People of Georgian: Acupuncture prof bullied for cleanliness secretly trains in martial arts
December 18, 2020

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The Georgian community is full of unique, inspiring perspectives —and we’re sharing them as part of an ongoing series.

People of Georgian: Meet Jack Yan

I was kind of bullied when I was younger. Our family was a little different from the neighbours and the kids in that area.

Most of the families in Hegang, China, worked in a coal mine. My father and mother came from more intellectual backgrounds, so I dressed differently, I talked differently.

Those kids would tease me, “Why are you so clean?”

Learning martial arts was a way I thought I could defend myself. But of course, when you learn martial arts, those teachers will tell you not to fight, so I didn’t end up using those skills for a long, long time.

It did give me more confidence, but either way, I was one of those kids who had a lot of natural physical strength and was able to keep bullies away.

I was able to lift up kids of my own age with my hand pretty easily, so after a while they just got scared of me even though I didn’t fight with them. They’d say, “What’s with this weird kid? He’s so strong.”

At the time, non-government organized martial arts training was banned, so I trained in my teacher’s backyard. Us kids, we were so little – I was seven years old – so it didn’t phase us; we were not scared. We trained and had fun.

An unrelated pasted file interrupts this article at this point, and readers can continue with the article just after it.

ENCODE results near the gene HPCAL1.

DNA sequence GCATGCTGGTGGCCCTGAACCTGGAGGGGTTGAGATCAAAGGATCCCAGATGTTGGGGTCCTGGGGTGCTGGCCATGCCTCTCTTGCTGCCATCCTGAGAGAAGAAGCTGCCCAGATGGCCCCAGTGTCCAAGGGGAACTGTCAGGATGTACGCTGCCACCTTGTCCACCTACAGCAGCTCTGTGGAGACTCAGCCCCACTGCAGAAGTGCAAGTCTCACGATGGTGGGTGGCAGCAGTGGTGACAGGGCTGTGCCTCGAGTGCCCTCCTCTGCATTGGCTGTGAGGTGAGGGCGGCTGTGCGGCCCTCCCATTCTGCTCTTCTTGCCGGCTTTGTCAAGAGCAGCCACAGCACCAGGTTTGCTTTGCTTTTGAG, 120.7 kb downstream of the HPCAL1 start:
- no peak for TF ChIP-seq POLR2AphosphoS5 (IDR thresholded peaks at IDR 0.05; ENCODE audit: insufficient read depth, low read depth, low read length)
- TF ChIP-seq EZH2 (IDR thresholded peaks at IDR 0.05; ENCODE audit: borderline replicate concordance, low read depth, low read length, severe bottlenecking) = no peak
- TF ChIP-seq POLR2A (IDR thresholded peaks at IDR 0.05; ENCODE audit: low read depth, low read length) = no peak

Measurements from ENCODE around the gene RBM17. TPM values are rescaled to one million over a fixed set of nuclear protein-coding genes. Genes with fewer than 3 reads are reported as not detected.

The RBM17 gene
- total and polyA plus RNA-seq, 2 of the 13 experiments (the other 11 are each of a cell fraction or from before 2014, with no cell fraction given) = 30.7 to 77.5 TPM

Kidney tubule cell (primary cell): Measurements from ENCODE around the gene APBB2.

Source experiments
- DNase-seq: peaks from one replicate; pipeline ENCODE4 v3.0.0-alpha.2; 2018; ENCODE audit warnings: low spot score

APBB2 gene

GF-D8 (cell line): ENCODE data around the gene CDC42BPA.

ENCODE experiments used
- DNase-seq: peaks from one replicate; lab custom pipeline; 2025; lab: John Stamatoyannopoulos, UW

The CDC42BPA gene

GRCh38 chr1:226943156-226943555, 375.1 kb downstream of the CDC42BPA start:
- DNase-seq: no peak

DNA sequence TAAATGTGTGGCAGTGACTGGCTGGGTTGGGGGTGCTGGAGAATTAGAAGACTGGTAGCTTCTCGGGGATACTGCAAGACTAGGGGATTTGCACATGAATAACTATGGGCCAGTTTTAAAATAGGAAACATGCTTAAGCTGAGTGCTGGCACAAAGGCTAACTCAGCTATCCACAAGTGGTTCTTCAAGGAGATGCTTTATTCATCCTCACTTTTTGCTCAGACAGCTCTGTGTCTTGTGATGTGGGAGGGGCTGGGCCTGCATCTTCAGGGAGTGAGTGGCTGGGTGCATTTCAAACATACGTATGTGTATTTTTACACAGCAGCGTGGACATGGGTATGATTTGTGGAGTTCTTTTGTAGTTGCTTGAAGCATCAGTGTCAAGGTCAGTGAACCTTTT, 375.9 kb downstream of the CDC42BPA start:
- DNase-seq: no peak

I trained with that teacher for a few years and later trained with other teachers, and things got better in China afterwards.

Two people grapple in martial arts, while other people stand around them.
Jack demonstrates martial arts during a lesson.

Starting from the ground up in Canada

Later, moving to Canada was a huge culture shock.

I was a university lecturer in China, but after I came here I had to start from the ground up. While doing my master’s in political science in Canada, to make ends meet I was washing dishes, delivering Chinese food, and working in kitchens for quite a number of years. It was really frustrating.

Person stands outside in front of a statue and building and looks at the camera.

My major in China was English, a foreign language, so I could make a career out of that. I came here and everybody speaks English, so it’s not an advantage anymore.

But things happened very well for me. I came here to further my education and then I fell in love with this country.

I really like the environment at Georgian. The whole setup is nice, the people are very friendly, and the students are ready to learn.

It really makes me want to stick with Georgian for as long as I can.

Jack Yan, part-time professor in Georgian’s Acupuncture program.

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